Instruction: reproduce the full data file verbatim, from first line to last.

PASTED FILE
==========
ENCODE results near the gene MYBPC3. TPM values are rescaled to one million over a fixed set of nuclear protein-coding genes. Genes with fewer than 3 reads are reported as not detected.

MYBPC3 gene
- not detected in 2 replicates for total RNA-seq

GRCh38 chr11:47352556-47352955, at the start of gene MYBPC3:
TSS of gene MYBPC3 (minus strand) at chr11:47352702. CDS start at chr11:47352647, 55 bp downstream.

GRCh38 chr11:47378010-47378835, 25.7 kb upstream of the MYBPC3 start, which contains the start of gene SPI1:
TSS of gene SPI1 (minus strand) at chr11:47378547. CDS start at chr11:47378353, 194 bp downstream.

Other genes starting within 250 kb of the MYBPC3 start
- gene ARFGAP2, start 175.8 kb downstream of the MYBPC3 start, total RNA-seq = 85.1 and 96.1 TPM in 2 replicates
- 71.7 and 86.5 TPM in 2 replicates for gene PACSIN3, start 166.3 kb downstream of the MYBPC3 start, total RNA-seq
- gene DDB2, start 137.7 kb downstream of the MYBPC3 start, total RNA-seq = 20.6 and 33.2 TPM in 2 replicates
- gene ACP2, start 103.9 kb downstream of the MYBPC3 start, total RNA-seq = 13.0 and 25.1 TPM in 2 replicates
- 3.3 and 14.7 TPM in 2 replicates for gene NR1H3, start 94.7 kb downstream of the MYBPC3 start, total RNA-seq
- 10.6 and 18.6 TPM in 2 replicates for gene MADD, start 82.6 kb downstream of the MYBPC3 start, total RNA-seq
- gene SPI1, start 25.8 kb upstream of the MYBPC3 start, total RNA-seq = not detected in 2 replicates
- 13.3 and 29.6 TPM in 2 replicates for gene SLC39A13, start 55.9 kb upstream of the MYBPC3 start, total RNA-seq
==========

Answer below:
ENCODE results near the gene MYBPC3. TPM values are rescaled to one million over a fixed set of nuclear protein-coding genes. Genes with fewer than 3 reads are reported as not detected.

MYBPC3 gene
- not detected in 2 replicates for total RNA-seq

GRCh38 chr11:47352556-47352955, at the start of gene MYBPC3:
TSS of gene MYBPC3 (minus strand) at chr11:47352702. CDS start at chr11:47352647, 55 bp downstream.

GRCh38 chr11:47378010-47378835, 25.7 kb upstream of the MYBPC3 start, which contains the start of gene SPI1:
TSS of gene SPI1 (minus strand) at chr11:47378547. CDS start at chr11:47378353, 194 bp downstream.

Other genes starting within 250 kb of the MYBPC3 start
- gene ARFGAP2, start 175.8 kb downstream of the MYBPC3 start, total RNA-seq = 85.1 and 96.1 TPM in 2 replicates
- 71.7 and 86.5 TPM in 2 replicates for gene PACSIN3, start 166.3 kb downstream of the MYBPC3 start, total RNA-seq
- gene DDB2, start 137.7 kb downstream of the MYBPC3 start, total RNA-seq = 20.6 and 33.2 TPM in 2 replicates
- gene ACP2, start 103.9 kb downstream of the MYBPC3 start, total RNA-seq = 13.0 and 25.1 TPM in 2 replicates
- 3.3 and 14.7 TPM in 2 replicates for gene NR1H3, start 94.7 kb downstream of the MYBPC3 start, total RNA-seq
- 10.6 and 18.6 TPM in 2 replicates for gene MADD, start 82.6 kb downstream of the MYBPC3 start, total RNA-seq
- gene SPI1, start 25.8 kb upstream of the MYBPC3 start, total RNA-seq = not detected in 2 replicates
- 13.3 and 29.6 TPM in 2 replicates for gene SLC39A13, start 55.9 kb upstream of the MYBPC3 start, total RNA-seq